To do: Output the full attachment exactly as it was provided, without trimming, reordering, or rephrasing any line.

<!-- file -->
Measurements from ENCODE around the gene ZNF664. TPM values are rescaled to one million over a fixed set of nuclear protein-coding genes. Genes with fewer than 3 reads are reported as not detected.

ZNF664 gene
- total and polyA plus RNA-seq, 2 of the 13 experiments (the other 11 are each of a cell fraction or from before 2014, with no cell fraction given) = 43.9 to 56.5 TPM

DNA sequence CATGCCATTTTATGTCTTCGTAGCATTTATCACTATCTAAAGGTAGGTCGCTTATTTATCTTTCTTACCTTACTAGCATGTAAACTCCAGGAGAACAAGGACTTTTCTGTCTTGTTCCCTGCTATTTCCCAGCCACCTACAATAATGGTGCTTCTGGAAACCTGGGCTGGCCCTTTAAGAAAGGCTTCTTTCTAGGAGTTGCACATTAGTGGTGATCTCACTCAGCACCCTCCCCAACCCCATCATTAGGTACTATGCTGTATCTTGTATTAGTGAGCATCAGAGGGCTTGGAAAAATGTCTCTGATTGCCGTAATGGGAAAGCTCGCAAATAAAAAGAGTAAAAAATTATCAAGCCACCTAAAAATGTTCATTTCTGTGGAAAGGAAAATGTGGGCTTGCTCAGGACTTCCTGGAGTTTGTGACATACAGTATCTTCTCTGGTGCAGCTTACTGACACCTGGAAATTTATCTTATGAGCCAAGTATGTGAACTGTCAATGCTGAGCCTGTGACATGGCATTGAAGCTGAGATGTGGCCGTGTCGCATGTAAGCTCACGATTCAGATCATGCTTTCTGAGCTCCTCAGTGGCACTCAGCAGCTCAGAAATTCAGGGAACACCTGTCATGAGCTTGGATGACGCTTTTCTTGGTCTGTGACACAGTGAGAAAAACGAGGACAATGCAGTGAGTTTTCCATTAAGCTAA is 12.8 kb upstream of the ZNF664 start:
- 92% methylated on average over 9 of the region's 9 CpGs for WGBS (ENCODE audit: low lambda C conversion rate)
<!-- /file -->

Measurements from ENCODE around the gene ZNF664. TPM values are rescaled to one million over a fixed set of nuclear protein-coding genes. Genes with fewer than 3 reads are reported as not detected.

ZNF664 gene
- total and polyA plus RNA-seq, 2 of the 13 experiments (the other 11 are each of a cell fraction or from before 2014, with no cell fraction given) = 43.9 to 56.5 TPM

DNA sequence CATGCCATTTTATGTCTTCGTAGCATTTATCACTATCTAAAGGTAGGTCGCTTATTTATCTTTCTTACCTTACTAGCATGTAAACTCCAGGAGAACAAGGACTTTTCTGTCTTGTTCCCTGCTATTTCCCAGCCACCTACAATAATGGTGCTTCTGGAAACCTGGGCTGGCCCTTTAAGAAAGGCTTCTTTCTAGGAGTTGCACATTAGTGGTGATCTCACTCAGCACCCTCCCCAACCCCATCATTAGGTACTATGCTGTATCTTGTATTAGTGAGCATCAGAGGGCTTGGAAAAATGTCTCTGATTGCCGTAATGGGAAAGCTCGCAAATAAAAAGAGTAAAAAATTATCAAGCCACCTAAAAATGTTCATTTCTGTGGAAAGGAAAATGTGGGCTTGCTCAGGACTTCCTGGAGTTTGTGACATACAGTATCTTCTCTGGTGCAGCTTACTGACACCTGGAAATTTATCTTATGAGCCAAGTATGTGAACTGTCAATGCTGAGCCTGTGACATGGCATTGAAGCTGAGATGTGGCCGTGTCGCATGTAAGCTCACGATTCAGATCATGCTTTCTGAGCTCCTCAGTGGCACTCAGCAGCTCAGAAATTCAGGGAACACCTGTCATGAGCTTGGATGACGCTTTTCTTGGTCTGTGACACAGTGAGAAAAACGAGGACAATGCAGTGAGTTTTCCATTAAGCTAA is 12.8 kb upstream of the ZNF664 start:
- 92% methylated on average over 9 of the region's 9 CpGs for WGBS (ENCODE audit: low lambda C conversion rate)